Ancient Greek Cults: A Guide
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Using archaeological, epigraphic, and literary sources; and incorporating current scholarly theories, this volume will serve as an excellent companion to any introduction to Greek mythology, showing a side of the Greek gods to which most students are rarely exposed.
Detailed enough to be used as a quick reference tool or text, and providing a readable account focusing on the oldest, most widespread, and most interesting religious practices of the ancient Greek world in the Archaic and Classical periods, Ancient Greek Cults surveys ancient Greek religion through the cults of its gods and goddesses, heroes and heroines.
Jennifer Larson conveniently summarizes a vast amount of material in many languages, normally inaccessible to undergrad students, and explores, in detail, the variety of cults celebrated by the Greeks, how these cults differed geographically, and how each deity was conceptualized in local cult titles and rituals.
Including an introductory chapter on sources and methods, and suggestions for further reading this book will allow readers to gain a fresh perspective on Greek religion.
Versnel, H. S. 1981. Faith, hope and worship: Aspects of religious mentality in the ancient world. Leiden: E. J. Brill. –– 1990. Inconsistencies in Greek and Roman religion. 2 Vols. New York: E. J. Brill. –– 1992. The festival for Bona Dea and the Thesmophoria. G&R 39.31–55. Vian, Francis. 1963. Les origines de Thébes; Cadmos et les Spartes. Paris: C. Klincksieck. Vidal-Naquet, Pierre. 1975. Les esclaves immortelles d’Athéna Ilias. In Le Monde grec, ed. J. Bingen, G. Cambier, and G.
and prostitutes could be present and in what capacities. Aristophanes’ Women at the Thesmophoria draws a vivid tableau of male suspicion and female revelry during the Thesmophoric ritual, which he sets on the Pnyx, in the same meeting place used by the Athenian assembly. Excavation in this area uncovered a few terracottas and lamps consistent with a sanctuary of Demeter and Kore, but not enough material to confirm the existence of a Thesmophorion.7 Demeter, Kore, and the agricultural year As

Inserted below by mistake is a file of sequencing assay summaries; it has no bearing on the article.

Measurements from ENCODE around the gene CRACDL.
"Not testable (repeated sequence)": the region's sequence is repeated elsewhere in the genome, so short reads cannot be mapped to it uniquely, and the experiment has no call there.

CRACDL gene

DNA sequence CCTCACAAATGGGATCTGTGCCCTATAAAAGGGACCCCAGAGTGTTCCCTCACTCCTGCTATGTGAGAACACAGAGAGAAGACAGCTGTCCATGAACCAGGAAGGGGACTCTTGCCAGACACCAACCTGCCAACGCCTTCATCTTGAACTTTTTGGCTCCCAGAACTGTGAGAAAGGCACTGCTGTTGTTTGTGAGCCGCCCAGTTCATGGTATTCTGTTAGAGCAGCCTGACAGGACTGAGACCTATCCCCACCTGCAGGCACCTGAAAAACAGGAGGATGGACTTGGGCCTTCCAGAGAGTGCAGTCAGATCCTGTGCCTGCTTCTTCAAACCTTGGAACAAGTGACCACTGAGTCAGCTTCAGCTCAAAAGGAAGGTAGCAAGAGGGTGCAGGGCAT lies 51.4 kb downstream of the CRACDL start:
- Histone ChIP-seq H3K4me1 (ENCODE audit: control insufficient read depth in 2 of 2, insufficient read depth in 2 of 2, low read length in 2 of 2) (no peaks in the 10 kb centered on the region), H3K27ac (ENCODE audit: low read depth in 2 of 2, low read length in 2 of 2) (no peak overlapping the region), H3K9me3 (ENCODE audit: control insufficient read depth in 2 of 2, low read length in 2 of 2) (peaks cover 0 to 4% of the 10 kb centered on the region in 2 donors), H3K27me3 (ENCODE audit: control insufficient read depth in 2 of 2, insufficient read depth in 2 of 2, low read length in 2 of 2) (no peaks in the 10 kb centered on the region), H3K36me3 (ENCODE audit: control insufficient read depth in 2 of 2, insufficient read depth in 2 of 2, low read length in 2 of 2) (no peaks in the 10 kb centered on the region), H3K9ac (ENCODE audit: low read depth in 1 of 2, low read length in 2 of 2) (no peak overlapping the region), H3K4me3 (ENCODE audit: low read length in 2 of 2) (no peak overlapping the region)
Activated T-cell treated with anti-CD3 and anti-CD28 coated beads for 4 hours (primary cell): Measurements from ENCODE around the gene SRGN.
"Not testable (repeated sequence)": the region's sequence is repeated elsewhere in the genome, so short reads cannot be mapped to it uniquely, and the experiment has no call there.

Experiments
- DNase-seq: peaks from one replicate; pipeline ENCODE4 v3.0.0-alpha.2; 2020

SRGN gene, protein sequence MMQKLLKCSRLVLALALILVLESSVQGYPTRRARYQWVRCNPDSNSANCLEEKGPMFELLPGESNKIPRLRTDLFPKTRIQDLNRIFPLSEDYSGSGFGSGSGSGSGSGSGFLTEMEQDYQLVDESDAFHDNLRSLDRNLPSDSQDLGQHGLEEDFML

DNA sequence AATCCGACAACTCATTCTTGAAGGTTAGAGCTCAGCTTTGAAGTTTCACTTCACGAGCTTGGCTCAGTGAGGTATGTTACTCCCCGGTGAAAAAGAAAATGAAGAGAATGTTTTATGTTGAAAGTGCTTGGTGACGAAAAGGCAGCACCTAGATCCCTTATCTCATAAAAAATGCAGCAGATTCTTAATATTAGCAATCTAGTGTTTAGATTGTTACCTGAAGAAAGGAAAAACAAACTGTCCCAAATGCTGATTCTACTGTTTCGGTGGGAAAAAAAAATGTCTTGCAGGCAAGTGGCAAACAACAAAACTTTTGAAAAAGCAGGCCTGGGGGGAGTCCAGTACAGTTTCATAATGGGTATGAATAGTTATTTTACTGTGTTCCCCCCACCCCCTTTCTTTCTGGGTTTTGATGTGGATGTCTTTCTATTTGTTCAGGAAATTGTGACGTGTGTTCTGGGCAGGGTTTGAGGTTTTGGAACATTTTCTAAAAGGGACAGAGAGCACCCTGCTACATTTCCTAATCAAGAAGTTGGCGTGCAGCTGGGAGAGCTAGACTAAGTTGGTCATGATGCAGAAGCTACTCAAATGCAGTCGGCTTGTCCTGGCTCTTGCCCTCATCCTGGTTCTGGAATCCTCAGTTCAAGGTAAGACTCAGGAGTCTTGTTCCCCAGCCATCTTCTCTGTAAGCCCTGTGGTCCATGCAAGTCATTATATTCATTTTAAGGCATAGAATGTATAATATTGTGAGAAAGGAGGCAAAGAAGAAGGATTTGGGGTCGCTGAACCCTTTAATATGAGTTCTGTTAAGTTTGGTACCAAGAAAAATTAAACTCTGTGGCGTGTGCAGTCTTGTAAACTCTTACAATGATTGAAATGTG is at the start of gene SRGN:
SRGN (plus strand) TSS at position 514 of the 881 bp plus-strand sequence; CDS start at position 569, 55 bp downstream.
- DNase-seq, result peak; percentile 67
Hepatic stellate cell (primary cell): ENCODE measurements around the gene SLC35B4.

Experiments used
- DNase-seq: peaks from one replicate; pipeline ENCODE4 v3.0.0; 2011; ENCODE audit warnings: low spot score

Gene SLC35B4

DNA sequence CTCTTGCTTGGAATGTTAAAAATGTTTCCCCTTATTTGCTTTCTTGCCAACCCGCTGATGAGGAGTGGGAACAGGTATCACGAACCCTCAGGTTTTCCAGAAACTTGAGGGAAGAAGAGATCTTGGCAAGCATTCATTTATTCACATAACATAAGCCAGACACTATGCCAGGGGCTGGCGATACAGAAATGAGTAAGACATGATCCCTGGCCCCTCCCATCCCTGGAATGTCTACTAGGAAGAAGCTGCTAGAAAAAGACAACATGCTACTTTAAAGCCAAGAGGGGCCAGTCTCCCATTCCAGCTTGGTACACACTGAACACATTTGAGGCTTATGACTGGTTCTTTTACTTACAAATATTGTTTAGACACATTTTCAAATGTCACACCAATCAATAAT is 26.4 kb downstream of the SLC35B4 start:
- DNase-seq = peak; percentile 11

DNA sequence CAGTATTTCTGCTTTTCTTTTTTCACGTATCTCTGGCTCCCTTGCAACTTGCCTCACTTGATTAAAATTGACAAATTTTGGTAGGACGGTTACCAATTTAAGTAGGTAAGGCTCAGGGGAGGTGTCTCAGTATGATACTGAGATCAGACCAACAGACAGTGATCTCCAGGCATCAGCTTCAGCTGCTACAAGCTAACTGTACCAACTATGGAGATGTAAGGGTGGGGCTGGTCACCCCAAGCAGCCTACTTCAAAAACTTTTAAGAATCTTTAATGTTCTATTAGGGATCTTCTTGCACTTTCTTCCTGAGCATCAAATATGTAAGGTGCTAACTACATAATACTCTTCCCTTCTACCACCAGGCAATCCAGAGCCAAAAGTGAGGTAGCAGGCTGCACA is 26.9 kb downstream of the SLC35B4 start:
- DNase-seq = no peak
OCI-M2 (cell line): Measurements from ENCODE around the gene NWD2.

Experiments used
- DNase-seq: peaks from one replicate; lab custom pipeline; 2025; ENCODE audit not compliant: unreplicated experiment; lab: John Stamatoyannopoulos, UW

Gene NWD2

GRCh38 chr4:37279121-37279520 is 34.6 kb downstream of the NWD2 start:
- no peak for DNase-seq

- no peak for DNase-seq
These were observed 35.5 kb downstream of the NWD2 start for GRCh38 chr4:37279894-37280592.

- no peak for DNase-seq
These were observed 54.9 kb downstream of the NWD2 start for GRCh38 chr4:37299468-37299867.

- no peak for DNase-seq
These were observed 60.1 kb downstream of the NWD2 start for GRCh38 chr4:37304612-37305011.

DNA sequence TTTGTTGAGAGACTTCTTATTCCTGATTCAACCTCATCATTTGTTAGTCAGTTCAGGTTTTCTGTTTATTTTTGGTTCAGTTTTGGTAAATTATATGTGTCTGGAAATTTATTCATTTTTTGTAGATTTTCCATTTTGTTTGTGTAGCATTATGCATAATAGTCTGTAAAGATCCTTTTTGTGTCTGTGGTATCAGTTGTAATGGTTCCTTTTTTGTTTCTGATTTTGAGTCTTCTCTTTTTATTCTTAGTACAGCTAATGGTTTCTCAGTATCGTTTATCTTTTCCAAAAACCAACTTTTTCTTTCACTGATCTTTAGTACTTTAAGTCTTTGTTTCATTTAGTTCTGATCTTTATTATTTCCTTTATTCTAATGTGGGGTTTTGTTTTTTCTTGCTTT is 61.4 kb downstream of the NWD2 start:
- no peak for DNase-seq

on one of the column drums. It endured until the fourth century, when it was consumed in a fire set by a madman. The Ephesians, men and women, gave their own jewelry toward its restoration, which took more than a century.24 The archaeological remains from the sanctuary include large numbers of animal bones, primarily those of sheep and goats, but cattle, pigs, and a wide variety of wild animals are also attested. Slightly fewer than one hundred deer bones were found around the hekatompedon in
linked the worship of Eros with that of Aphrodite, and both received offerings of anatomical votives in the shape of male and female genitalia. These charming spots, surely filled with greenery in antiquity, correspond to the vase paintings of the Meidian school that show Aphrodite seated on a rock in a garden setting. Aphrodite’s connection with vegetation at these shrines recalls the sacred gardens of Near Eastern Astarte and Cypriot Aphrodite Ourania.10 Pheidias sculpted an Aphrodite Ourania
appear “in the holy season of spring” for the Theoxenia (Hospitality to the Gods), a festival at which deities were provided with food, drink, and entertainment.26 It also describes major additions to Dionysos’ Delphic cult: the establishment of a sacrifice and dithyrambic competition, the erection of a statue of Bakchos “in a chariot drawn by golden lions” and the building of a grotto “suitable for the holy god.” Already in the fifth century, tragedians speak of the ecstatic worship of Dionysos